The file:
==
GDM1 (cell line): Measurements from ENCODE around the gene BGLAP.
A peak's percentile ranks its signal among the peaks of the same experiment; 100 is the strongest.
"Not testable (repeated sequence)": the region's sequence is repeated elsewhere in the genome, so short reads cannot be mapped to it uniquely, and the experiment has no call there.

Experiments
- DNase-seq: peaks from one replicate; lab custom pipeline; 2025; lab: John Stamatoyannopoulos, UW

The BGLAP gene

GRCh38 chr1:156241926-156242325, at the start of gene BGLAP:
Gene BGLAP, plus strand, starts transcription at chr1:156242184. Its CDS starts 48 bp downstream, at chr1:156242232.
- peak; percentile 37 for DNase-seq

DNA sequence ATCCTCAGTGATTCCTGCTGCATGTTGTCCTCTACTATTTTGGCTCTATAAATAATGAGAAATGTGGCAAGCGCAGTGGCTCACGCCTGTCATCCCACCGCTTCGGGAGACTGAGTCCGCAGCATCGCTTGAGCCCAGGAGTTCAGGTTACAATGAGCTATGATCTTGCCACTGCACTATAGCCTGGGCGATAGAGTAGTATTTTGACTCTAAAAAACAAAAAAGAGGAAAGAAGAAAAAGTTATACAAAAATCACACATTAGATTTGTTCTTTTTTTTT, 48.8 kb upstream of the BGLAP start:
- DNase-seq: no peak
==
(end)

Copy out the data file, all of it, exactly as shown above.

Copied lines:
GDM1 (cell line): Measurements from ENCODE around the gene BGLAP.
A peak's percentile ranks its signal among the peaks of the same experiment; 100 is the strongest.
"Not testable (repeated sequence)": the region's sequence is repeated elsewhere in the genome, so short reads cannot be mapped to it uniquely, and the experiment has no call there.

Experiments
- DNase-seq: peaks from one replicate; lab custom pipeline; 2025; lab: John Stamatoyannopoulos, UW

The BGLAP gene

GRCh38 chr1:156241926-156242325, at the start of gene BGLAP:
Gene BGLAP, plus strand, starts transcription at chr1:156242184. Its CDS starts 48 bp downstream, at chr1:156242232.
- peak; percentile 37 for DNase-seq

DNA sequence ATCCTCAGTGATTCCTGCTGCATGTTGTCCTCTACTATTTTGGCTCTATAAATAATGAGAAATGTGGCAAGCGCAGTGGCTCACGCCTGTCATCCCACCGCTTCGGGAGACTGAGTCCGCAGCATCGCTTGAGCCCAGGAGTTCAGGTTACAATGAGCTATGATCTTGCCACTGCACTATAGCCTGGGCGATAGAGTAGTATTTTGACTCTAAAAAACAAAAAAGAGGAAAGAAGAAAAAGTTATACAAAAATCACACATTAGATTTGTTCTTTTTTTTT, 48.8 kb upstream of the BGLAP start:
- DNase-seq: no peak